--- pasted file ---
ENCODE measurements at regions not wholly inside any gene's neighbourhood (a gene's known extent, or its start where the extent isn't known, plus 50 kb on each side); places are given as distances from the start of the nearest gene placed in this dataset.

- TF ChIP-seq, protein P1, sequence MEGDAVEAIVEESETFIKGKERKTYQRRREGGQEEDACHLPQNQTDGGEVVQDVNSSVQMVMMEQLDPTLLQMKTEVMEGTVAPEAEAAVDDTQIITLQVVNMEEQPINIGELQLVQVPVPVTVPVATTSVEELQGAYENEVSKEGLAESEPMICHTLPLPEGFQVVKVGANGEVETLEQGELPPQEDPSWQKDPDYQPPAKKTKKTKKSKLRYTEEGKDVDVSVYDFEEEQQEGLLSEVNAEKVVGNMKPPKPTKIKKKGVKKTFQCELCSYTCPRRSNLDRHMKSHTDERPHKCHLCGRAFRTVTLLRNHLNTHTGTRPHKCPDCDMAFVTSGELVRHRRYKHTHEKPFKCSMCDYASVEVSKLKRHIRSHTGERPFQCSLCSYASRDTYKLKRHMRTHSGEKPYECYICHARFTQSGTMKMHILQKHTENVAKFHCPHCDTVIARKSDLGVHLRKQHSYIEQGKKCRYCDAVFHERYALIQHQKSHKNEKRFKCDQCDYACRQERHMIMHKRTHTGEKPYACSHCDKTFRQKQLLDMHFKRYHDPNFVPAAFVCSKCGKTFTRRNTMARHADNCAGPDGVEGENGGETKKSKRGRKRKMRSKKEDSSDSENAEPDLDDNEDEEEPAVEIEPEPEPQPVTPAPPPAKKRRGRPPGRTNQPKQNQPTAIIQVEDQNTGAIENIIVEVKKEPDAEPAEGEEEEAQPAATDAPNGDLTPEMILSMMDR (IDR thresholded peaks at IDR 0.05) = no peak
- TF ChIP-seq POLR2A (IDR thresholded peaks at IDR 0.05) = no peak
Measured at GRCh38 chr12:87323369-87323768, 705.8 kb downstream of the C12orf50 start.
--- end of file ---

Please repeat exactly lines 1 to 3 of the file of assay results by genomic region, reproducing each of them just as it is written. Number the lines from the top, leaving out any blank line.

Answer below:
ENCODE measurements at regions not wholly inside any gene's neighbourhood (a gene's known extent, or its start where the extent isn't known, plus 50 kb on each side); places are given as distances from the start of the nearest gene placed in this dataset.

- TF ChIP-seq, protein P1, sequence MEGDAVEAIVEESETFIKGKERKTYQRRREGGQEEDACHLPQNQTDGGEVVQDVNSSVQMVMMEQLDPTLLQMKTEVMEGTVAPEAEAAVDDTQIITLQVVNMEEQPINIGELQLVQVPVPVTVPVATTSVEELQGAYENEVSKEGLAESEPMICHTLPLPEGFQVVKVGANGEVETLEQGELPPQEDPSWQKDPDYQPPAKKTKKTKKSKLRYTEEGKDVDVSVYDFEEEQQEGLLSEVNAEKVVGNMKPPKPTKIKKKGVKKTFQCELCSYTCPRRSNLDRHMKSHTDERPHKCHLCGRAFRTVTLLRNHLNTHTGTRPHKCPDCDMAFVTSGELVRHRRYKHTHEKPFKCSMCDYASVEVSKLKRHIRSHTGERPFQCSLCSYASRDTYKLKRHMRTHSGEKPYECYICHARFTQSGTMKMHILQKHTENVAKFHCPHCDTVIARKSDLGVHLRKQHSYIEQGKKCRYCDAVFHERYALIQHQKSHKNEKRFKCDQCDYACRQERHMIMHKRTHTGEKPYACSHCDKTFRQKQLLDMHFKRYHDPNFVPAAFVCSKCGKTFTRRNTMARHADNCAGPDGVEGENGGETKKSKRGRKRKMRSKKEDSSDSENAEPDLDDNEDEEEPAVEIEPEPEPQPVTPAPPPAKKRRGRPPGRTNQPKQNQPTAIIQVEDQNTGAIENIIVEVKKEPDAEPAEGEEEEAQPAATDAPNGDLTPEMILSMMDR (IDR thresholded peaks at IDR 0.05) = no peak
- TF ChIP-seq POLR2A (IDR thresholded peaks at IDR 0.05) = no peak